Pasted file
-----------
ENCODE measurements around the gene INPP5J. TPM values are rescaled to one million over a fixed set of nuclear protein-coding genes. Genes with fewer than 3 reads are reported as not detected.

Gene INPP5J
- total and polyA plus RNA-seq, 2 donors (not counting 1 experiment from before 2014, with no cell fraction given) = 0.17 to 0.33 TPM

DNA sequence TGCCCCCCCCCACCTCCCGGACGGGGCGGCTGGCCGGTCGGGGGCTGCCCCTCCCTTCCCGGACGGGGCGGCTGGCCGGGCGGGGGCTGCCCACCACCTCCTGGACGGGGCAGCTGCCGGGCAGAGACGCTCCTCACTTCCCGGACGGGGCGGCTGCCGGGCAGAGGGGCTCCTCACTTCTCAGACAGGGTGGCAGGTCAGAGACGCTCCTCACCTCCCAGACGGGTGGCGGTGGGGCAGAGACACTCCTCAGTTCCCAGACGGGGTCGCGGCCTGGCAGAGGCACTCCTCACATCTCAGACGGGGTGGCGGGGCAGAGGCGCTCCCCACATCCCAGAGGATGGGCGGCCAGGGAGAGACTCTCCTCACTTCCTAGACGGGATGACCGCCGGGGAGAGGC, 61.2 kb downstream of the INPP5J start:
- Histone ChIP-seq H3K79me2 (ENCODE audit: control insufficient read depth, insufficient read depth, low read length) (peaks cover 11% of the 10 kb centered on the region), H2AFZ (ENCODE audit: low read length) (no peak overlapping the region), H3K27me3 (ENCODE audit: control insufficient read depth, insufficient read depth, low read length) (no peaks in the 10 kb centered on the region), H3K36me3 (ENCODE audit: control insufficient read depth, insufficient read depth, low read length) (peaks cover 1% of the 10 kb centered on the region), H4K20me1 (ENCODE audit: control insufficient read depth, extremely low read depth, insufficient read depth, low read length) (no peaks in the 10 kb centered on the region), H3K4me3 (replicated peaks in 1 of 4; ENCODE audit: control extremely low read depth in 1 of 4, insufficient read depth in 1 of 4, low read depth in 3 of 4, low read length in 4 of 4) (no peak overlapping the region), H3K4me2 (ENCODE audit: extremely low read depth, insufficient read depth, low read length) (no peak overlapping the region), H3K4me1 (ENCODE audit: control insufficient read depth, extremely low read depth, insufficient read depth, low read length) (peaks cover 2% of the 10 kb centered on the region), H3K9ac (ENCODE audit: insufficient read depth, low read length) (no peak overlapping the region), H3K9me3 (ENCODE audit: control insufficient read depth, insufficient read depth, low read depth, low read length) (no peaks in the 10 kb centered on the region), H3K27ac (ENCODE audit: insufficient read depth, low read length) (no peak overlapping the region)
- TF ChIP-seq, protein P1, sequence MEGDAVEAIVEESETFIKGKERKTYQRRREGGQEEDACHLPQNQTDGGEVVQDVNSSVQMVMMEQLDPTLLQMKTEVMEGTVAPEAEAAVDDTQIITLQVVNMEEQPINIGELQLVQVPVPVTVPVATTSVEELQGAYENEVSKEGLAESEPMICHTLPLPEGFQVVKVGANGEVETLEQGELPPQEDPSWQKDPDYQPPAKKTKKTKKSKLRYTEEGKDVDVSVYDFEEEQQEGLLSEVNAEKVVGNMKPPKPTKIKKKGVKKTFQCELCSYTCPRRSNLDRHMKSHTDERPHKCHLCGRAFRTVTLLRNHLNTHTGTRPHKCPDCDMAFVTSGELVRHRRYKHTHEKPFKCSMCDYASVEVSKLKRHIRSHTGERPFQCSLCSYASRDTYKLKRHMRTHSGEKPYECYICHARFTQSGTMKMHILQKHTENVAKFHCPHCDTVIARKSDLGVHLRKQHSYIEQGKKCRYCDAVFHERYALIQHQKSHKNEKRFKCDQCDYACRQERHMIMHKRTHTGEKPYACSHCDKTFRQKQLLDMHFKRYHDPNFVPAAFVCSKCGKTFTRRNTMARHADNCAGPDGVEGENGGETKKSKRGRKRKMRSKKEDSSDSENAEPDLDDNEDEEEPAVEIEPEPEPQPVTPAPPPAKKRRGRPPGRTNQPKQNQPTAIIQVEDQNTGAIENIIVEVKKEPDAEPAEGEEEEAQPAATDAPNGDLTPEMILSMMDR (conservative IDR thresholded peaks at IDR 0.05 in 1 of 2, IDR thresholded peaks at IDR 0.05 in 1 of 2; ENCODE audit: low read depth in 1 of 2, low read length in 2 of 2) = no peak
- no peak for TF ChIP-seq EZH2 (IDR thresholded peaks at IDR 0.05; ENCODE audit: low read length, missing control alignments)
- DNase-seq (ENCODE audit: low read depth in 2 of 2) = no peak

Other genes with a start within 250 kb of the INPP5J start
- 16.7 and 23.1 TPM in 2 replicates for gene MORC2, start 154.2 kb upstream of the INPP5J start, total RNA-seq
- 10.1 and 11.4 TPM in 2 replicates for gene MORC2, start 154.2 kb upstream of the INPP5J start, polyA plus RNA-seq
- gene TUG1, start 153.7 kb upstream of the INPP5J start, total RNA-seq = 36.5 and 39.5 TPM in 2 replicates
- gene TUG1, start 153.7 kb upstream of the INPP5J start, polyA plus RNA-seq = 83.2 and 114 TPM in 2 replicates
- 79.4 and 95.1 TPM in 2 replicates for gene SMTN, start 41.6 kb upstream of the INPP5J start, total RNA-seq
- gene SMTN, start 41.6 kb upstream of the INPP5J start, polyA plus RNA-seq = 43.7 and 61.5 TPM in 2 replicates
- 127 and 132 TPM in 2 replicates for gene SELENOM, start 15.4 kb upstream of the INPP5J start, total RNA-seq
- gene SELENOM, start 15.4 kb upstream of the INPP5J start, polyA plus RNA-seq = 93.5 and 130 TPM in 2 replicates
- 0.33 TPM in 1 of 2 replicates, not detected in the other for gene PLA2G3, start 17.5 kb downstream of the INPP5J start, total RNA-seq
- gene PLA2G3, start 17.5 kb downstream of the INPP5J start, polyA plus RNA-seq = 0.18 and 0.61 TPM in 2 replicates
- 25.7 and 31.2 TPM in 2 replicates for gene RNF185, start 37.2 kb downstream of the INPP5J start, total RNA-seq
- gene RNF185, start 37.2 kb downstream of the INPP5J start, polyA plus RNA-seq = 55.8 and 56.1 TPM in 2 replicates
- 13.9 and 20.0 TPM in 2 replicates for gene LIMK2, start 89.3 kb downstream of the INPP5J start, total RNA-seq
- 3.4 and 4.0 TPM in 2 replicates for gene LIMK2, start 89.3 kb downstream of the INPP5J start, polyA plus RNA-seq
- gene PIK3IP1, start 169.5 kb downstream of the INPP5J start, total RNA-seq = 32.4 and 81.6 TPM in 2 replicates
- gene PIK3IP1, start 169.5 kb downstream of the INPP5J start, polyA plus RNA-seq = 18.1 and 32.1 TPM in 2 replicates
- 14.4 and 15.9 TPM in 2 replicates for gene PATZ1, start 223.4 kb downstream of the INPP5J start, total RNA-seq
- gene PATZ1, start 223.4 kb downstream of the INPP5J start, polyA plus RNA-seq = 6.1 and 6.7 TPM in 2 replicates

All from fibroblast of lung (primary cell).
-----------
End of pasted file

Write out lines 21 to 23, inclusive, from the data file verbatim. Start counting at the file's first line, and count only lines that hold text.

- gene RNF185, start 37.2 kb downstream of the INPP5J start, polyA plus RNA-seq = 55.8 and 56.1 TPM in 2 replicates
- 13.9 and 20.0 TPM in 2 replicates for gene LIMK2, start 89.3 kb downstream of the INPP5J start, total RNA-seq
- 3.4 and 4.0 TPM in 2 replicates for gene LIMK2, start 89.3 kb downstream of the INPP5J start, polyA plus RNA-seq